Ancient Monuments

History on the Ground

This site is entirely user-supported. See how you can help.

Cwm Pit and head of railway

A Scheduled Monument in Troed-y-rhiw, Merthyr Tydfil (Merthyr Tudful)

Approximate Location Map
Large Map »
Street or Overhead View
Contributor Photos »

If Google Street View is available, the image is from the best available vantage point looking, if possible, towards the location of the monument. Where it is not available, the satellite view is shown instead.

Coordinates

Latitude: 51.7294 / 51°43'45"N

Longitude: -3.386 / 3°23'9"W

OS Eastings: 304374

OS Northings: 204314

OS Grid: SO043043

Mapcode National: GBR HN.2909

Mapcode Global: VH6CY.8SBN

Entry Name: Cwm Pit and head of railway

Scheduled Date: 13 July 2017

Source: Cadw

Source ID: 4336

Cadw Legacy ID: GM607

County: Merthyr Tydfil (Merthyr Tudful)

Community: Troed-y-rhiw

Built-Up Area: Merthyr Tydfil

Traditional County: Glamorgan

Description

The monument comprises the remains of Cwm Pit and the head of the Cwm Pit Railway. The site lies near the terminus of the Cyfarthfa Canal built from 1765 to connect a number of surface workings of coal to the furnace complex. The water balance pond at the west end of the site is on the site of a pond shown on the draft Ordnance Survey Map of 1814. This may have been used for scouring. Cwm Pit was not sunk as a deep mine until 1843 when it was a balance pit, eventually reaching a depth of 150 yards. The head of the railway and the site of the pit are bounded on the north side by a massive revetment wall of coursed Pennant sandstone blocks. The raking railway embankment wall rises to a height of about 4m under a heavy flat coping. It kicks out at a point where there are stone steps carried on a pair of semi-circular arches. The revetment wall continues at full height on a stepped base. There are lines of putlog holes, bigger sockets and remains of iron brackets. Within the revetment wall is a semi-circular arch opening into an adit tunnel running back under the site. The base of the tunnel includes a drainage channel. Above and behind the revetment wall are the remains of the colliery buildings. These are reduced and buried except for the base of the engine house chimney made of massive stone blocks with yellow brick details. The end of the railway is easily followed as a modern track. The earliest feature on the site is the water balance or even earlier scouring pond. It was constructed by building a U-shaped earth and stone dam on the hill slope. This still contains a water-filled pond that measures some 40m from NNW to SSE by 22m transversely.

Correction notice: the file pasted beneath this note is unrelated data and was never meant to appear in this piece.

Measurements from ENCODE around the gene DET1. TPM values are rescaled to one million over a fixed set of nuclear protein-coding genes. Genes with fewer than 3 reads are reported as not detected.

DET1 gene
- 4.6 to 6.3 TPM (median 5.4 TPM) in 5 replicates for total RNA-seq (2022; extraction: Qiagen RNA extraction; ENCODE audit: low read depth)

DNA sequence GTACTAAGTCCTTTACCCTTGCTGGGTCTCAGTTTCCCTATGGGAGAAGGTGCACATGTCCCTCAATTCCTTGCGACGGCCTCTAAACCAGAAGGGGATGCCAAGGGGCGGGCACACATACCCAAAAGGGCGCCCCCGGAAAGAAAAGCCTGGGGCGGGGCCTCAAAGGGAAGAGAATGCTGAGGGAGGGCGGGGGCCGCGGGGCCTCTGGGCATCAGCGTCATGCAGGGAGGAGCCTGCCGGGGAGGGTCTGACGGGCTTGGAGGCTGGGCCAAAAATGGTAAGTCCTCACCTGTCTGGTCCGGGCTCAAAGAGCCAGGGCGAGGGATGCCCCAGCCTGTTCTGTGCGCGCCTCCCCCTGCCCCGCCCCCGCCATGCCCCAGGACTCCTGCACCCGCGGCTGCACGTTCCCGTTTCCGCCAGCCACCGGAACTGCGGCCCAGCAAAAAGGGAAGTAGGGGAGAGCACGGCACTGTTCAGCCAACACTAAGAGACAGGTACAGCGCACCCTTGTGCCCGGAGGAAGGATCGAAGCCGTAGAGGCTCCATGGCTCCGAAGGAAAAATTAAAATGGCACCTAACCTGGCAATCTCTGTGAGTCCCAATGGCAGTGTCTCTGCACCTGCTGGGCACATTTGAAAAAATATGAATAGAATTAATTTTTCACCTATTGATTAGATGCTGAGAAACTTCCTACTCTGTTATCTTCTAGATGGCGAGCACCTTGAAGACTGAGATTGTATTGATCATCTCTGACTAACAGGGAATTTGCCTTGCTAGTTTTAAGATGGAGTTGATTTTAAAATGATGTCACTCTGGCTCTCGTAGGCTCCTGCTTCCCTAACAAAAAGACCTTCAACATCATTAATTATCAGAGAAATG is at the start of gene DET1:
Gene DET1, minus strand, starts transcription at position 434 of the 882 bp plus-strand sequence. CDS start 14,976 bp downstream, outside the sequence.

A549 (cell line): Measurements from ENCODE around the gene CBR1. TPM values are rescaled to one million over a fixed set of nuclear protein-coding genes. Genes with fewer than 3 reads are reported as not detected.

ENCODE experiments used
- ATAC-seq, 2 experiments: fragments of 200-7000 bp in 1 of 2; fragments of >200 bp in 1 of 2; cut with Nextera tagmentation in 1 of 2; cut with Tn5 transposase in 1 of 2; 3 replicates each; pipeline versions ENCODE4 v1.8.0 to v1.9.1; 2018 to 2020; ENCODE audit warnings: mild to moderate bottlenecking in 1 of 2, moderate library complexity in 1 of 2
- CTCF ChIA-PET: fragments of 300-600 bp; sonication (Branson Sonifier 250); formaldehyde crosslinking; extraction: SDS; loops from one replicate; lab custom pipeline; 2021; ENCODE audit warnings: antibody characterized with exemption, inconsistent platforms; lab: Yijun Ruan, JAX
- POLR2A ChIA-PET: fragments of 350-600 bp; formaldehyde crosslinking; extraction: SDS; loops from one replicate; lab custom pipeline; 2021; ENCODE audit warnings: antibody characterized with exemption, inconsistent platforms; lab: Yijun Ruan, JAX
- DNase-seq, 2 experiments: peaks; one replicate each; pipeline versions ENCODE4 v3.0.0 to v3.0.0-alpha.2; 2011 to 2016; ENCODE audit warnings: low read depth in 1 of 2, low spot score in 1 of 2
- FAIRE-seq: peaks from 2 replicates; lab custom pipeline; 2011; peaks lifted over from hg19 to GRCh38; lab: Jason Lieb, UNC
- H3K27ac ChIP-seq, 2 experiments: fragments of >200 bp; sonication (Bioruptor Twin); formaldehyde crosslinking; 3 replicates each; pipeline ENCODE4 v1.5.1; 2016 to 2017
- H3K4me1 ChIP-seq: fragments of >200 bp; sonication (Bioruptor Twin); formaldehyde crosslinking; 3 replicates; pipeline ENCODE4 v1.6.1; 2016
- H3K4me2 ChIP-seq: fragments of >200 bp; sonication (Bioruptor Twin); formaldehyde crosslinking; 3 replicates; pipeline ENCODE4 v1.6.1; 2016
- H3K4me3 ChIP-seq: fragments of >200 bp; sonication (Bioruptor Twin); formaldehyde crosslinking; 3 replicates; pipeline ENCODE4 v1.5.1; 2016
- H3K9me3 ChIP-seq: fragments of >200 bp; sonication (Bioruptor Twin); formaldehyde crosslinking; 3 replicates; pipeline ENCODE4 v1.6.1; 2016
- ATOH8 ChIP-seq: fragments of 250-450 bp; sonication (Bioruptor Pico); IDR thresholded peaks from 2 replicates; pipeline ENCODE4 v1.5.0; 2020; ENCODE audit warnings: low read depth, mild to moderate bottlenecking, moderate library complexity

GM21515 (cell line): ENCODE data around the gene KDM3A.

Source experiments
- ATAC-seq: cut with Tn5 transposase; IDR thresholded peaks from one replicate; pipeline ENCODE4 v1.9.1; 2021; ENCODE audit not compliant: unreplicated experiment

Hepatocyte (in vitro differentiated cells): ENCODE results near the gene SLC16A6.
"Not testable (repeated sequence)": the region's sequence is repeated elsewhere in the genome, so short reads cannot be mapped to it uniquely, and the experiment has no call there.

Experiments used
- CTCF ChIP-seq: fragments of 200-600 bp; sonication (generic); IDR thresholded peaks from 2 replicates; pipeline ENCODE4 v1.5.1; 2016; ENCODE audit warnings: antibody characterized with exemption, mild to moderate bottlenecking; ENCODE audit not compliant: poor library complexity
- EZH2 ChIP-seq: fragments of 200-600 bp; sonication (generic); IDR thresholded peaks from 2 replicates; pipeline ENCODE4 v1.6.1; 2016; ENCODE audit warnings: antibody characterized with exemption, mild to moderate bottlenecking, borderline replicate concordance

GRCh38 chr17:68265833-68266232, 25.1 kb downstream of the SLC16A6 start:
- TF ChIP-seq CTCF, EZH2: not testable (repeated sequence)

The monument is of national importance for its potential to enhance and illustrate our knowledge of the late 18th and early 19th century coal mining industry. The history of the site dates back into the later 18th century and it demonstrates the technological change from a water balance pit to a deep mine with steam power haulage and drainage. It is the most complete coal mine complex in the Merthyr area. The structures may be expected to contain archaeological information in regard to chronology, building techniques and functional detail.

The scheduled area comprises the remains described and an area around them within which related evidence may be expected to survive. It is irregular and measures up to 350m from NE to SW by up to 130m transversely.

Source: Cadw

Other nearby scheduled monuments

AncientMonuments.uk is an independent online resource and is not associated with any government department. All government data published here is used under licence. Please do not contact AncientMonuments.uk for any queries related to any individual ancient or schedued monument, planning permission related to scheduled monuments or the scheduling process itself.

AncientMonuments.uk is a Good Stuff website.